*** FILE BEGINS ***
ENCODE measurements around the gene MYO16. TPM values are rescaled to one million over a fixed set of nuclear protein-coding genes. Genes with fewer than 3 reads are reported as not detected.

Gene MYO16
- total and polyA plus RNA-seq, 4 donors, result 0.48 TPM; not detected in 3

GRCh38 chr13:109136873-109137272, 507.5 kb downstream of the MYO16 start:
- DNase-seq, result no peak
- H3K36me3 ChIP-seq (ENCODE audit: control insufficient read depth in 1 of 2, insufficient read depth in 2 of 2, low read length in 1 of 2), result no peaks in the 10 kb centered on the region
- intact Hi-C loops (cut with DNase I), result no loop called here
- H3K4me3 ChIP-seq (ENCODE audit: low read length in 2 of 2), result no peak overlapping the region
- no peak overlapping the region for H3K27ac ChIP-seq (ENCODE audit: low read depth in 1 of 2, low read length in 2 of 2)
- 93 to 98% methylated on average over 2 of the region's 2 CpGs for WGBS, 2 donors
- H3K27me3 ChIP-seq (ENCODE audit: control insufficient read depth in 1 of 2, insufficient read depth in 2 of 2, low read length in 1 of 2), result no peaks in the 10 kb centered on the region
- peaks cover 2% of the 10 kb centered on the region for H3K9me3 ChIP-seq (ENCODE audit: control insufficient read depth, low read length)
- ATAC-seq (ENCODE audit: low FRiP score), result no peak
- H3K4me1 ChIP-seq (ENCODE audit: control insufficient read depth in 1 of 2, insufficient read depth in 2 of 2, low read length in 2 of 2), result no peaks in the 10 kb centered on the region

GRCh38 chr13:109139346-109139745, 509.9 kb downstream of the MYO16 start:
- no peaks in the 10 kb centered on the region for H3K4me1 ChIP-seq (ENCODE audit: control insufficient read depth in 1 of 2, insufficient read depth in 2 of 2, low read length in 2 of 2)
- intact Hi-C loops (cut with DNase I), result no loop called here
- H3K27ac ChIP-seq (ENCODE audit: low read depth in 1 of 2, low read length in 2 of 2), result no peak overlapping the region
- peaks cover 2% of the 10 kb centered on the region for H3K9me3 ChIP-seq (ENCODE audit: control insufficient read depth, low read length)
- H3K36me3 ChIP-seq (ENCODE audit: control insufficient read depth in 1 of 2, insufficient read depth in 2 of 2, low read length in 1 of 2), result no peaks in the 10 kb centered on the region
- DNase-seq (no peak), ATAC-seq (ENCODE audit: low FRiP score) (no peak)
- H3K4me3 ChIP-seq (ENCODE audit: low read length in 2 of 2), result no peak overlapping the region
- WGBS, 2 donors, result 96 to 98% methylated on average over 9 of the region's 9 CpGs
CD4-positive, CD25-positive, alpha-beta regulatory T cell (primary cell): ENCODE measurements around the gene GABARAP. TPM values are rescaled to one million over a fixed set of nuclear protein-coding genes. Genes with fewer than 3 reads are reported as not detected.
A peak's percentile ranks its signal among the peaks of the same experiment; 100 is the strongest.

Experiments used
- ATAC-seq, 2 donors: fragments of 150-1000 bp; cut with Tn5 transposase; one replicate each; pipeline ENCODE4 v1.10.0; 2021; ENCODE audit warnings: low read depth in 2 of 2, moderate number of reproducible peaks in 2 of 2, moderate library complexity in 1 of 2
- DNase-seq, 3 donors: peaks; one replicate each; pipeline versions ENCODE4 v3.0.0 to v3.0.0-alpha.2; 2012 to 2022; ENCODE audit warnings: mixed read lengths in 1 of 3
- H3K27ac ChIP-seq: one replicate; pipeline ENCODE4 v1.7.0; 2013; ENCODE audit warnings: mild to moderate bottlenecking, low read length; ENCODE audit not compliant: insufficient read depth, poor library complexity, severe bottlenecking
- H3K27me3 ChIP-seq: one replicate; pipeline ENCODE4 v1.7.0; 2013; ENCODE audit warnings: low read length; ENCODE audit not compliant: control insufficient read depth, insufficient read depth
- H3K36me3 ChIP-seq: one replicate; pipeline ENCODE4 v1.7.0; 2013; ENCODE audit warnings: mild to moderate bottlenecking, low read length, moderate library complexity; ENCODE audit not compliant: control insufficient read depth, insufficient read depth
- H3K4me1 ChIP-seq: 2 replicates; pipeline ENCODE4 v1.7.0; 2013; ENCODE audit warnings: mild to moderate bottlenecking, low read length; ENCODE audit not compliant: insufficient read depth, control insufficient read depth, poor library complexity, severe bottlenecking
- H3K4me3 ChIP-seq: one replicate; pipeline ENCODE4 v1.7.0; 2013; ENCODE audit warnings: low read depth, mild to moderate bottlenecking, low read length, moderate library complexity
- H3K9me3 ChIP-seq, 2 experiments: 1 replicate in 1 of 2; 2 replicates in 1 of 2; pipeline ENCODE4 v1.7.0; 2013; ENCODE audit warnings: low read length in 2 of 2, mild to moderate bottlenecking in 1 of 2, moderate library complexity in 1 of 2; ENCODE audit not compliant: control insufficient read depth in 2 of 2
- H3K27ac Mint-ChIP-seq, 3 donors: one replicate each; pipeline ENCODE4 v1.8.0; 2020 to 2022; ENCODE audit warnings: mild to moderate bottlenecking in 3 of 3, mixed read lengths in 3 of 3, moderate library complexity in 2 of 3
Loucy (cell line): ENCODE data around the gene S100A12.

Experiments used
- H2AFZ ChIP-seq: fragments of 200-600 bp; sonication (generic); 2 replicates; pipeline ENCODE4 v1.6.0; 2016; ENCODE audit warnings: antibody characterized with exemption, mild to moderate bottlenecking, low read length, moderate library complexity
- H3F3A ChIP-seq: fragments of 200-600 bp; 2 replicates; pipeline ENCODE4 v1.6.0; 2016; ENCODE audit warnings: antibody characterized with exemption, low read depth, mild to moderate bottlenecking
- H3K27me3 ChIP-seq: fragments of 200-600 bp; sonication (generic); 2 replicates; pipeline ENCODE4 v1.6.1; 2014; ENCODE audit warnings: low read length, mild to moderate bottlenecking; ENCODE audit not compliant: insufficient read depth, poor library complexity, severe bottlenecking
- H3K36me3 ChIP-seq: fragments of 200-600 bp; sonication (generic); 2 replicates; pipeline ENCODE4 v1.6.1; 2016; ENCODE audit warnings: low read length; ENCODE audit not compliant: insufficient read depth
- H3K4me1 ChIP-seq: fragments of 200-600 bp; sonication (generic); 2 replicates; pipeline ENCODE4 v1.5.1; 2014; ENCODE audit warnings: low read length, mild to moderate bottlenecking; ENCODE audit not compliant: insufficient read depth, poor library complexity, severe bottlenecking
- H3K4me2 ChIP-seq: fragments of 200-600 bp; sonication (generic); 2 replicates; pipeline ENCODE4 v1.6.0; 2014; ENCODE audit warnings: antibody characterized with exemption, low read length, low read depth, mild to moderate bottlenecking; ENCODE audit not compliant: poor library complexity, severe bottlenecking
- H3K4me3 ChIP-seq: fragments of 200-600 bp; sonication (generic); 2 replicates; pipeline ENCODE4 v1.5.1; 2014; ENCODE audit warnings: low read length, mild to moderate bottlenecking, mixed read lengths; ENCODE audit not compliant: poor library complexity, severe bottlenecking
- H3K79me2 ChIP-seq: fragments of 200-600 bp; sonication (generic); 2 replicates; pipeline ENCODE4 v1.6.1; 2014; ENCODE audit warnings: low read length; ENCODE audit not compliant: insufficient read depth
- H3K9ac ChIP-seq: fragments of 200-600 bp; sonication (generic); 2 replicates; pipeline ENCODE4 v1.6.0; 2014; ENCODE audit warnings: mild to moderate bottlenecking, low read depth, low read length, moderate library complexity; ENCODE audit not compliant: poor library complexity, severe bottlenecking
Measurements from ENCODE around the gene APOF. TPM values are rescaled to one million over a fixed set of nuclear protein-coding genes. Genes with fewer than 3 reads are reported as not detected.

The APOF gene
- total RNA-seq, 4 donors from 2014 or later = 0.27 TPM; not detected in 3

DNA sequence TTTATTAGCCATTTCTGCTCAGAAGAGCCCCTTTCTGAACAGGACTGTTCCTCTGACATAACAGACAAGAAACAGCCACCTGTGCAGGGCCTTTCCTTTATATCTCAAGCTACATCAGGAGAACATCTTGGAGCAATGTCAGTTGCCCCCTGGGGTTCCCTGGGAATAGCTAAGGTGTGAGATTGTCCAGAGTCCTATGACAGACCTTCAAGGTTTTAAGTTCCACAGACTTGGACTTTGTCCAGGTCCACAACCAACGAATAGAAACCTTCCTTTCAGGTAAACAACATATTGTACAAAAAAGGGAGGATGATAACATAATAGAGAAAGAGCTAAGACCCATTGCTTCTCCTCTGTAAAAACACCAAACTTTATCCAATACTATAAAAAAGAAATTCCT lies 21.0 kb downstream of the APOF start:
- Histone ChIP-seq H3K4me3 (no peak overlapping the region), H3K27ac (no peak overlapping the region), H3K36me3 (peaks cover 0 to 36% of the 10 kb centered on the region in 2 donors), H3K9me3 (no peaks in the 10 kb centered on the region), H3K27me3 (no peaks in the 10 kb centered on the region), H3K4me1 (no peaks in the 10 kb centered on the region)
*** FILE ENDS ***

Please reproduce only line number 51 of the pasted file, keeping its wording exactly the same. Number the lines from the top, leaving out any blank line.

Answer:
- Histone ChIP-seq H3K4me3 (no peak overlapping the region), H3K27ac (no peak overlapping the region), H3K36me3 (peaks cover 0 to 36% of the 10 kb centered on the region in 2 donors), H3K9me3 (no peaks in the 10 kb centered on the region), H3K27me3 (no peaks in the 10 kb centered on the region), H3K4me1 (no peaks in the 10 kb centered on the region)